Whether you've been hired to do it or are building it for yourself, building a new home can be an incredibly exciting and satisfying undertaking. There is no similar sensation to looking at a gigantic project like a house and feeling the satisfaction of a job done… but before reaching that stage, there are a lot of complications and obligations to fulfill first.
One of the main obstacles to building homes is electricity. Electrical installations are complex, technical, not immediately accessible, and can only be installed by professional electricians. Knowing what to do with the electricity in your facility can be the difference between a successful, fast and ergonomic construction, and a home that causes nightmares from construction to the everyday lives of its occupants. Here are the six most important things to know when planning and implementing electricity for your new home.
1. ELECTRICITY IS DANGEROUS
Electricity is very, very dangerous. This might seem like the most obvious thing in the world, but that doesn't stop 321 electrocution deaths in the last decade, and 62% of them are completely unintentional due to a mixture of poor understanding of electrical safety and other complicated factors.
Unless you are a trained electrician, do not try to do anything that is not explicitly stated how it should be done and under what conditions. Instead, you should contact a trained and qualified electrician if there is any work outside of your skill range. Don't risk getting hurt or something much worse; it is better to lose a couple of euros for an electrician than to lose your life.
2. PLAN AHEAD
One of the biggest problems people run into is not in the installation stage, but after installation when it is time to move in. When planning wiring, connection, and other facets of use, consider the livability of the home. Where would this element go to meet the needs of the occupants?
If you are visualizing an office in a room, give yourself ample power points and consider the locations of the computer or technical equipment that you will need to place there. Similarly, a bedroom should have usable plugs for any lighting, especially things like bedside lamps. Check with your electrician ahead of time to avoid headaches later.
In addition to this, feel free to talk about what you would like! Too many people keep a passive mind and mouth when it comes to their electricity. Tell your electrician what you would like and see what your options are, just like with any other part of the house.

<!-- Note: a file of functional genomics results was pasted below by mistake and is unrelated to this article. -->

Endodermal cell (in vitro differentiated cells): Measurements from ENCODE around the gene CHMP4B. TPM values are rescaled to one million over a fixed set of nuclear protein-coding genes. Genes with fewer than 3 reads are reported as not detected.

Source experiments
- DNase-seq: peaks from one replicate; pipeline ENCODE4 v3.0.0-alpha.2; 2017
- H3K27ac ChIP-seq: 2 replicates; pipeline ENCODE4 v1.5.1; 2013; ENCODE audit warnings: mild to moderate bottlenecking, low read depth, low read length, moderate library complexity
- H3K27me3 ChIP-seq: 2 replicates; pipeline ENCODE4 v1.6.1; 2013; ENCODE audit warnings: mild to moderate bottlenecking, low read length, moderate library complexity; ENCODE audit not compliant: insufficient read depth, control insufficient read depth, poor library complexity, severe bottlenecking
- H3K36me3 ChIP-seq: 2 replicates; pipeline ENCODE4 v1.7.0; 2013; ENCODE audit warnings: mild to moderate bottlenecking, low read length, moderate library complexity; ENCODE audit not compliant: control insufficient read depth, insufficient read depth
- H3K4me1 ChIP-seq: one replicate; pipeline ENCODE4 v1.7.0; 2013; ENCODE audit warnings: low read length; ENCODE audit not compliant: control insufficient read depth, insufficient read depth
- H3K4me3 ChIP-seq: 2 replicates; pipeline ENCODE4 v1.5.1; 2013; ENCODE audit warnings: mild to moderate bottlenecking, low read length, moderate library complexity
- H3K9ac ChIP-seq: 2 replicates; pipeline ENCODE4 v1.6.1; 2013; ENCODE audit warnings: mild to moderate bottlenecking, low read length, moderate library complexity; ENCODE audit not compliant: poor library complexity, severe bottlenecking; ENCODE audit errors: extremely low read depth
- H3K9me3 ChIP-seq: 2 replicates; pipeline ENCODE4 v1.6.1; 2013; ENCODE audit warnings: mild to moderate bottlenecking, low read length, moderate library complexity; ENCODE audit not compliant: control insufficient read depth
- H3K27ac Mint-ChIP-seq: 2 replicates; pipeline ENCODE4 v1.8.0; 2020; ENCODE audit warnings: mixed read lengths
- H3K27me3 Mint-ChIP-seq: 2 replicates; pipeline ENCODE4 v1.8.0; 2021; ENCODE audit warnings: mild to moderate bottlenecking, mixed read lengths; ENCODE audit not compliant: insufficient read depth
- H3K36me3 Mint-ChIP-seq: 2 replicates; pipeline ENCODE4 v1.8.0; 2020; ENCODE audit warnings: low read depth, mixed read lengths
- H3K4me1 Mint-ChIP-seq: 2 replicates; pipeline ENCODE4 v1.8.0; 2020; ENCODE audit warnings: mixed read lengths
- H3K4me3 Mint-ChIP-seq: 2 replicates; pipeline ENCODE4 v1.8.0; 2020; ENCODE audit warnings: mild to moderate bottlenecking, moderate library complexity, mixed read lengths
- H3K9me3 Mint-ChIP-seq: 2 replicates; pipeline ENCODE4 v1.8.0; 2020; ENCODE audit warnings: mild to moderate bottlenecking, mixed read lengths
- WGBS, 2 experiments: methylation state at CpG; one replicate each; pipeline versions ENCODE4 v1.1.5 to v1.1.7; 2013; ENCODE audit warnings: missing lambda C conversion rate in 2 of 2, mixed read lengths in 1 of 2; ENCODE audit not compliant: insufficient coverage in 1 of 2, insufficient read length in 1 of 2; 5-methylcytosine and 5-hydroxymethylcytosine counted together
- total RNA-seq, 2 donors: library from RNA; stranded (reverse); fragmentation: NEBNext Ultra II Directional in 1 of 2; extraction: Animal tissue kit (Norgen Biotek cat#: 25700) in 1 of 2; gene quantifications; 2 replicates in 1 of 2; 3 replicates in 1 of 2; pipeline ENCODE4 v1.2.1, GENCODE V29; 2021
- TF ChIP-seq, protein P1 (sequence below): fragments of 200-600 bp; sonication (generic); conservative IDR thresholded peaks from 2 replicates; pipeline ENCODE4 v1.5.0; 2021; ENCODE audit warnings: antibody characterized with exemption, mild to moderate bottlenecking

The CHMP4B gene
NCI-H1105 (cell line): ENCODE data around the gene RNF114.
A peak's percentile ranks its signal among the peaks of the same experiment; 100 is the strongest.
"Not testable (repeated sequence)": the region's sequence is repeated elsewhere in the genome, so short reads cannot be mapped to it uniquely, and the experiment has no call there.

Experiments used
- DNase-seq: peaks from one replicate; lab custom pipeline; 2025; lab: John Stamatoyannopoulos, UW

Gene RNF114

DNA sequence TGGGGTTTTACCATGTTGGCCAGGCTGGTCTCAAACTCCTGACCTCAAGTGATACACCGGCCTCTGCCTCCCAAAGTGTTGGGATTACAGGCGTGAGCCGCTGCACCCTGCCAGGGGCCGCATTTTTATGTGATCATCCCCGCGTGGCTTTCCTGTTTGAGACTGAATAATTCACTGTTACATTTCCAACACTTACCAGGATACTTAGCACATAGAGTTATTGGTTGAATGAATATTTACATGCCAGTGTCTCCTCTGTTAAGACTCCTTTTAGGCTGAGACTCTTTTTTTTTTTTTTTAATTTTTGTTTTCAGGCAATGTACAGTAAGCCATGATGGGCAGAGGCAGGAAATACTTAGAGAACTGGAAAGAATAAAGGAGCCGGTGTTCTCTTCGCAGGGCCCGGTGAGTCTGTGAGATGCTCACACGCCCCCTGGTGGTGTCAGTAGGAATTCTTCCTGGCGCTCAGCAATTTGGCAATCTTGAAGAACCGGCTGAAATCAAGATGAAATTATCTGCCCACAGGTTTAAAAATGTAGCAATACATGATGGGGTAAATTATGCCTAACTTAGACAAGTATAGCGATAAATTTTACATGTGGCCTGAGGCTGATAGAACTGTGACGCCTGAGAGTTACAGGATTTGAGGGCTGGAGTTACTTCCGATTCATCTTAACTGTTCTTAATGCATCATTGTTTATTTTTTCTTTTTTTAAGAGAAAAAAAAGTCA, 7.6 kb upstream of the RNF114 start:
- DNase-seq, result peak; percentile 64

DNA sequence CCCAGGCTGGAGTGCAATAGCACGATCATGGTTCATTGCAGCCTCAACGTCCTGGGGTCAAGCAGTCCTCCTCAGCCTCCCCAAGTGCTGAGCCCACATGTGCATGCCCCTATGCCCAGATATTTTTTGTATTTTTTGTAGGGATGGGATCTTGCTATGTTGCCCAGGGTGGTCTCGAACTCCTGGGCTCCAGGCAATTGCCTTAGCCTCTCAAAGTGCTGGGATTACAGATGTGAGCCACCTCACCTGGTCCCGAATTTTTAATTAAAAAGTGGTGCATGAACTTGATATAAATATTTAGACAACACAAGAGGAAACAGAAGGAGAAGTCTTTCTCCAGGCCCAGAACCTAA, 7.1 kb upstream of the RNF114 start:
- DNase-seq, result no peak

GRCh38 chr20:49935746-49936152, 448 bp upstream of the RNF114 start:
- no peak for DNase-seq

3. PLAN BASED ON YOUR TECHNICAL LEVEL
If you are the type of person who employs a large number of
technical devices, especially those with high purchasing power or always-on
capabilities, and doubly if you are adding large AV setups, you should be sure
to check if you need an advanced wiring system for your home. If you don't know what you are doing, much better to contact a professional electrician.
4. DON'T OVERDO THE LIGHTING
Create a lighting plan that uses both natural and artificial light sources and takes your living space into account. Having too much artificial light can mean that you are using a ridiculous amount of energy with no real added gain, while over-reliance on natural light obviously leaves you a bit stranded at night.
Besides that, remember that each light has a purpose. Don't put a big, glaring, indecipherable light in your bedroom, where you'll want to read or relax before bed. Consider putting something with an attenuator or something that can leak, or is not clearly directional instead.
5. REMEMBER THE OUTDOORS!
Your garage and the outdoors are two places that most planners tend to adopt quite bitterly. While people are often meticulous about their interior planning, when it comes to the backyard, people are more likely to throw in some sensor lights and take it for granted.
Keep some power points for anything like refrigerators, power tools, or even a "just in case" in your garage in case you ever want to do some DIY or buy an electric car. They will cost a lot more to install later, after construction, than it will while you're still building the house.
Planning for the future is a big part of home building, and electricity is no different.
In the garden, first consider how you are going to light it; be it with foot lights, overhead, proximity sensors, or whatever you ultimately decide.
Then consider what you will do with it in the future. Do you have expansion plans? Having the capacity of an outdoor kitchen, additional lighting, the capacity for heating or cooling, as well as any other modern conveniences will be a great addition, and a huge obstacle to do without.
6. KNOW YOUR SYSTEM
Knowledge is power. And the knowledge of power, probably even more.
Understanding your electrical plan from the inside out means you are assured of your own future tests, knowing your own installation limits, and ultimately being able to choose exactly what you need (rather than what you think you need).
It also means that you will be more informed about your options. If you want a lighting control system, for example, you need to know exactly what you are buying and installing before you do it, or exactly how much it can handle.If you have any questions about these residential electrical installations or need any other type of services to set up your installations, do not hesitate to contact our experts from Sunstone Electrical,a leading electrical company in Newcastle.